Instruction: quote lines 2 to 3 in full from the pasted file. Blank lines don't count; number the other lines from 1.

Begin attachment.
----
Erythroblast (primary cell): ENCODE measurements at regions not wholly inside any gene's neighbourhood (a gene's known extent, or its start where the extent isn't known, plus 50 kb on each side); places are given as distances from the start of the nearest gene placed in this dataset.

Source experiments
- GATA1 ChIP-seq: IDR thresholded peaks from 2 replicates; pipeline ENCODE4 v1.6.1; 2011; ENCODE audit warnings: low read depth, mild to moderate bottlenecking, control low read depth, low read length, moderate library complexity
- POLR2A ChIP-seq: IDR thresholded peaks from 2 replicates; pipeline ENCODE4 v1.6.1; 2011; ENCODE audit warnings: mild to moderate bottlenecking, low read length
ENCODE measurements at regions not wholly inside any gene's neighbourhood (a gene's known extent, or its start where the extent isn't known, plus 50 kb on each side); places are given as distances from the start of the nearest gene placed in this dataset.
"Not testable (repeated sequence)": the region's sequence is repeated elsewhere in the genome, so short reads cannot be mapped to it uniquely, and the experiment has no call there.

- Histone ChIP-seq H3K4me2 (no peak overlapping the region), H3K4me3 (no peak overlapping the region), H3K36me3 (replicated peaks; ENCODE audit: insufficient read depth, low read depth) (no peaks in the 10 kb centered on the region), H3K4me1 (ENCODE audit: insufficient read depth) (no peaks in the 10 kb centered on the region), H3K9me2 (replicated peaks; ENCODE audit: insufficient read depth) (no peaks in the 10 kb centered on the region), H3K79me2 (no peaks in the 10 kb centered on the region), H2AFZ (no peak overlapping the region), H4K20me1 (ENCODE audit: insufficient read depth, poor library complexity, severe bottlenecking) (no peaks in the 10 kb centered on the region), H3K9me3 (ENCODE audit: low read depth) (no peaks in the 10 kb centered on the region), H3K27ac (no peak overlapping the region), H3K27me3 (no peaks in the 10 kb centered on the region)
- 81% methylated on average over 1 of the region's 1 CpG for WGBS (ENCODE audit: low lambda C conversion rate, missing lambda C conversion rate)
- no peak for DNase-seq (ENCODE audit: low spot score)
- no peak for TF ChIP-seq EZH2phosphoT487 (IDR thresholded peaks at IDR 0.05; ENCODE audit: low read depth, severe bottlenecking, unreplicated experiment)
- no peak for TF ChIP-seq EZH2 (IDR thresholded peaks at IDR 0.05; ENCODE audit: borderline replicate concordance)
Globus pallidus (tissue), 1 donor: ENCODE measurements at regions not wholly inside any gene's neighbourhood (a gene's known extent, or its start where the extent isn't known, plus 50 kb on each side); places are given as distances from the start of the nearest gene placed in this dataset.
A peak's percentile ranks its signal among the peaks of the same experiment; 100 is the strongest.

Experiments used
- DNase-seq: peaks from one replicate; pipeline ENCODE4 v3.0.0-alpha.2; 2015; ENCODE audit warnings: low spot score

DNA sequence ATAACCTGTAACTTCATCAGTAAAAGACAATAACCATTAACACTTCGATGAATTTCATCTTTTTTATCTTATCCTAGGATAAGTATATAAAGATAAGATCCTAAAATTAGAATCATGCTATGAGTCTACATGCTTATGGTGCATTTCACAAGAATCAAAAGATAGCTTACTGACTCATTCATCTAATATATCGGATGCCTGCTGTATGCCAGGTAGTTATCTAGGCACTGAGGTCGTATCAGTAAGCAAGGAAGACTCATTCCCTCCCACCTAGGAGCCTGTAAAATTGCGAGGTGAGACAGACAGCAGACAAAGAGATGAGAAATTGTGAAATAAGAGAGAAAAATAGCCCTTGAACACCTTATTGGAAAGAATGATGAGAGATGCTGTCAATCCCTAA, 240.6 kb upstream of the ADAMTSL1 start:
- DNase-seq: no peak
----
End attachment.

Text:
Source experiments
- GATA1 ChIP-seq: IDR thresholded peaks from 2 replicates; pipeline ENCODE4 v1.6.1; 2011; ENCODE audit warnings: low read depth, mild to moderate bottlenecking, control low read depth, low read length, moderate library complexity